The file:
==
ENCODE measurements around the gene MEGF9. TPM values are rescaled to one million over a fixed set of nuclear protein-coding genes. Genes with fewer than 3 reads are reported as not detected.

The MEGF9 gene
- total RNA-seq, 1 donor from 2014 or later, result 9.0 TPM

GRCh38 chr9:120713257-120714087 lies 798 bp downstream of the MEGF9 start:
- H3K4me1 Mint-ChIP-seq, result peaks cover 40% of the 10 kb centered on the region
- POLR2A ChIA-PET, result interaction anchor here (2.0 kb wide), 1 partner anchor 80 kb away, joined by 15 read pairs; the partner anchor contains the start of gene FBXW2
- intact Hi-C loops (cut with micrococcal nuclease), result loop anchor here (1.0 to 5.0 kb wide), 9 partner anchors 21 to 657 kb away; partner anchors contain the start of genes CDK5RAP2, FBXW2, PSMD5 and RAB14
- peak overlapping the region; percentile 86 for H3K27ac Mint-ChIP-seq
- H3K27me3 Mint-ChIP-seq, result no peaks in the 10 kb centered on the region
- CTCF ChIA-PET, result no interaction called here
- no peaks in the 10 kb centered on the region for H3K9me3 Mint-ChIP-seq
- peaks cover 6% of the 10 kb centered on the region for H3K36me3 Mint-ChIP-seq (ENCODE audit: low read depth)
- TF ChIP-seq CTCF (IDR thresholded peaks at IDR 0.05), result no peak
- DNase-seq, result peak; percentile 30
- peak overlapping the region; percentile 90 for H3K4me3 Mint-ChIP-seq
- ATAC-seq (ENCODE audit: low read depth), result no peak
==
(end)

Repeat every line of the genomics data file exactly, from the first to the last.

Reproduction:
ENCODE measurements around the gene MEGF9. TPM values are rescaled to one million over a fixed set of nuclear protein-coding genes. Genes with fewer than 3 reads are reported as not detected.

The MEGF9 gene
- total RNA-seq, 1 donor from 2014 or later, result 9.0 TPM

GRCh38 chr9:120713257-120714087 lies 798 bp downstream of the MEGF9 start:
- H3K4me1 Mint-ChIP-seq, result peaks cover 40% of the 10 kb centered on the region
- POLR2A ChIA-PET, result interaction anchor here (2.0 kb wide), 1 partner anchor 80 kb away, joined by 15 read pairs; the partner anchor contains the start of gene FBXW2
- intact Hi-C loops (cut with micrococcal nuclease), result loop anchor here (1.0 to 5.0 kb wide), 9 partner anchors 21 to 657 kb away; partner anchors contain the start of genes CDK5RAP2, FBXW2, PSMD5 and RAB14
- peak overlapping the region; percentile 86 for H3K27ac Mint-ChIP-seq
- H3K27me3 Mint-ChIP-seq, result no peaks in the 10 kb centered on the region
- CTCF ChIA-PET, result no interaction called here
- no peaks in the 10 kb centered on the region for H3K9me3 Mint-ChIP-seq
- peaks cover 6% of the 10 kb centered on the region for H3K36me3 Mint-ChIP-seq (ENCODE audit: low read depth)
- TF ChIP-seq CTCF (IDR thresholded peaks at IDR 0.05), result no peak
- DNase-seq, result peak; percentile 30
- peak overlapping the region; percentile 90 for H3K4me3 Mint-ChIP-seq
- ATAC-seq (ENCODE audit: low read depth), result no peak